Shouldn’t humane treatment of children be supported by all politicians?
In November, I and two others met with Rep. Chris Stewart’s office to ask that he cosponsor H.R. 4391: “Promoting Human Rights by Ending Israeli Military Detention of Palestinian Children Act.”
After three months and three email prompts, Stewart has yet to respond to our concerns.
Israel is the only country in the world that systematically detains and prosecutes children in a military system. In doing so, Israel is violating the Convention on the Rights of Children, ratified by Israel in 1991. For over a decade, the U.S. State Department, in its annual human rights report, has documented Israel’s abusive treatment of Palestinian child detainees.
Palestinian children are arrested in middle-of-the-night raids on their homes. They are blindfolded, hand tied, threatened, physically and verbally abused, denied access to a lawyer, denied access to their parents, placed in solitary confinement, coerced into signing confessions (often in Hebrew, a foreign language for most) and, when convicted, are often imprisoned in Israel where their families cannot easily visit. An estimated 10,000 Palestinian children have been detained by Israeli security forces and prosecuted in Israel’s military court system since 2000.
I have visited the region and witnessed Israel’s brutal system of control over the Palestinian population. In Bethlehem I visited Aida Refugee Camp where Israel had recently built a 25-foot-high wall blocking the refugees’ access to adjacent Palestinian olive fields which, for the previous 68 years, had served as open space and playground for refugee children (and employment for adults). In Hebron, I spent the night with a Palestinian family living in an area where Israel had shut off the culinary water to Palestinians.
I also visited Ni’lin, a Palestinian village where Israel was confiscating the village’s olive fields. The villagers had protested on the previous day. Walking through the olive groves I witnessed many hundreds of spent tear gas canisters and other munitions, evidence of Israel’s violence against the protesting villagers. Palestinian children were gathering spent canisters for recycling. Munitions packaging, left behind by the Israeli soldiers, was clearly marked, “Made in Plainville, New York, USA”.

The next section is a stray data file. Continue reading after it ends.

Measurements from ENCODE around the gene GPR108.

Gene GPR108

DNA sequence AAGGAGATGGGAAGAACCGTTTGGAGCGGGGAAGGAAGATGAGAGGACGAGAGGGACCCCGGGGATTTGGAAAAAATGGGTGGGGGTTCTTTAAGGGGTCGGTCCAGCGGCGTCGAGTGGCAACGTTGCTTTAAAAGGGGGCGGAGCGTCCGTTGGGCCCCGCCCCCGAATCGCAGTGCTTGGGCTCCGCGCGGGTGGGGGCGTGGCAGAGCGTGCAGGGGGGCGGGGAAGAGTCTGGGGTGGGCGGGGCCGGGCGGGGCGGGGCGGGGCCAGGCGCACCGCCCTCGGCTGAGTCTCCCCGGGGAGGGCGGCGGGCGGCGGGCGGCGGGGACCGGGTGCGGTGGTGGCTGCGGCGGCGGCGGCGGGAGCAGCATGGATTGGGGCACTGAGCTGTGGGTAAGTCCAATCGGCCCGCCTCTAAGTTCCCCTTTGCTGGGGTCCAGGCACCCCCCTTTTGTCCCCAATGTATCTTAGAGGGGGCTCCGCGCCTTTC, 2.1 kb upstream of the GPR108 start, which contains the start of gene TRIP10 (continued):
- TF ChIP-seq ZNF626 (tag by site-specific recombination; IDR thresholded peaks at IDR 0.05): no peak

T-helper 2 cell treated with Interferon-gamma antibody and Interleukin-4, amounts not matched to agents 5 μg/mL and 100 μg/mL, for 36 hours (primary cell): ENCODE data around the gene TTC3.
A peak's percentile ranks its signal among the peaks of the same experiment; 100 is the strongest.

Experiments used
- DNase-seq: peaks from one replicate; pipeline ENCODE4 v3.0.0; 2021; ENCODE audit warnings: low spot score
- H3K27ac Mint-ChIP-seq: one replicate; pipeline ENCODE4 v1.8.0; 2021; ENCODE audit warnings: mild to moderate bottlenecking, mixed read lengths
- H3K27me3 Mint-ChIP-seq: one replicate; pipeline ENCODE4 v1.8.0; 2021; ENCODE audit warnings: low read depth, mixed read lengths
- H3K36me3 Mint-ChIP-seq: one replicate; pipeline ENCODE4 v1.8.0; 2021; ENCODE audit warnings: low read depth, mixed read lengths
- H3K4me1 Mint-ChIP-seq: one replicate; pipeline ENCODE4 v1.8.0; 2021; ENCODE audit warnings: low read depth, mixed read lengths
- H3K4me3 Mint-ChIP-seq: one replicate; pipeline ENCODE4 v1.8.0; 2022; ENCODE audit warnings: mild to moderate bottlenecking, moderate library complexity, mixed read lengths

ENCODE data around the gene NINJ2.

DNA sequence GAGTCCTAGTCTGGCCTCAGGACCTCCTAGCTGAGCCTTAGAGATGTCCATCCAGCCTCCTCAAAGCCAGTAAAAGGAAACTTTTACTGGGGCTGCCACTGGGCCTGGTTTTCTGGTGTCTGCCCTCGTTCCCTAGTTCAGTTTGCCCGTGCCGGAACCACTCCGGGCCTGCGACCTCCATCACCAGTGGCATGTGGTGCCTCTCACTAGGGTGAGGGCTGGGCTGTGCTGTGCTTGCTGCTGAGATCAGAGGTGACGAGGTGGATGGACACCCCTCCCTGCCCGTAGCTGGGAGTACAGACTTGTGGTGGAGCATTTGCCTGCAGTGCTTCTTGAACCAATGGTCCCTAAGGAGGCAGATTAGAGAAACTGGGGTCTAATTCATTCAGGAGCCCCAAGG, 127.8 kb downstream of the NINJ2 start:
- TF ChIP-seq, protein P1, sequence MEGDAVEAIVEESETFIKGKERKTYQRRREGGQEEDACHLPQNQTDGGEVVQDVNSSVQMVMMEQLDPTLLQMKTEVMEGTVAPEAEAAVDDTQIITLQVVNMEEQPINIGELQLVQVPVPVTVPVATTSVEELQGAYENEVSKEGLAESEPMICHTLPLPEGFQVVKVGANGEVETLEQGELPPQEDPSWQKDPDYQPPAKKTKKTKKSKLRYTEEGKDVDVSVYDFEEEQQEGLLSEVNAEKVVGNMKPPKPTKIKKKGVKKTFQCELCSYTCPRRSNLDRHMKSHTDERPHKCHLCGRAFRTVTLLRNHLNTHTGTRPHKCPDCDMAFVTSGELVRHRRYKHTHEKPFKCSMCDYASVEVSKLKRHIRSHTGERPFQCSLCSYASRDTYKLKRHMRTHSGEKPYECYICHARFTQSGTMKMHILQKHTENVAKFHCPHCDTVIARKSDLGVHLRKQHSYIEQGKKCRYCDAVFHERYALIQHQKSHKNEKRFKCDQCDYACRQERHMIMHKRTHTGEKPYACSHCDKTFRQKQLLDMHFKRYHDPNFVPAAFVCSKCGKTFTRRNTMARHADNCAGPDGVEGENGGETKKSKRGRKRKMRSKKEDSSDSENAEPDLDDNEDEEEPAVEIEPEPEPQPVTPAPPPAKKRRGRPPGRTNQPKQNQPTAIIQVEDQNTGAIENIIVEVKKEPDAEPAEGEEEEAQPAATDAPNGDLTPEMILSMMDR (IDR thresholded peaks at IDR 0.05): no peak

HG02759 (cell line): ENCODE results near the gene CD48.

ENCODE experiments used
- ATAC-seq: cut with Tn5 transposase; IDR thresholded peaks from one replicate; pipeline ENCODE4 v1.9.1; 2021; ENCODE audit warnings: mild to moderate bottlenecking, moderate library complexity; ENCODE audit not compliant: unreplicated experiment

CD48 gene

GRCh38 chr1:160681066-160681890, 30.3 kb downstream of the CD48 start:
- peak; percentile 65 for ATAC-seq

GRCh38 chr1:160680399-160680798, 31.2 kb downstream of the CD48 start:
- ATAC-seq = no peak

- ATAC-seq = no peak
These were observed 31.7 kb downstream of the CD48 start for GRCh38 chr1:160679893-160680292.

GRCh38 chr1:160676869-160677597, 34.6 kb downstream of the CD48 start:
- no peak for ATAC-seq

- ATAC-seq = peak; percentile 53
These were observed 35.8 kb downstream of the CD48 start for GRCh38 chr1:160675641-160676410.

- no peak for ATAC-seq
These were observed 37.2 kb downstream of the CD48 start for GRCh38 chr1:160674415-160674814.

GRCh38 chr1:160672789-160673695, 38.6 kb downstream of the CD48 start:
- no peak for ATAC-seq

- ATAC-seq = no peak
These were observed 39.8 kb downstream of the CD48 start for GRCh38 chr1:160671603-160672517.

Back in the village I was invited to tea in a Palestinian home where I talked with some of the children. One boy, about 7, showed me a picture of his best friend, dead, shot in the head with a tear gas canister.
I also talked with a 15-year-old who hoped to attend college but knew it wasn’t possible. He had been resisting Israel’s occupation for years, sometimes throwing rocks. Under Israel’s legal system, resistance and dissent equate to terrorism, and give Israel legal cover to imprison thousands of Palestinians as terrorists. Now that this boy was a teen, Israeli soldiers were intent on arresting him. Soldiers had already initiated night raids on his home. Sooner or later he will be caught and then tried in Israel’s military court system that has a more than 99 percent conviction rate.
We cannot solve all of these issues with HR 4391, but we can certainly make a worthwhile start. Children are our future. It is time to insist that they all be treated humanely. It is time for Utah’s representatives to endorse HR 4391, putting the humane treatment of Palestinian children as a condition on the $3.8 billion of our tax dollars going to Israel every year.
Frances ReMillard, Kamas, is the director of a Utah nonprofit, Utahns for a Just Peace in the Holy Land.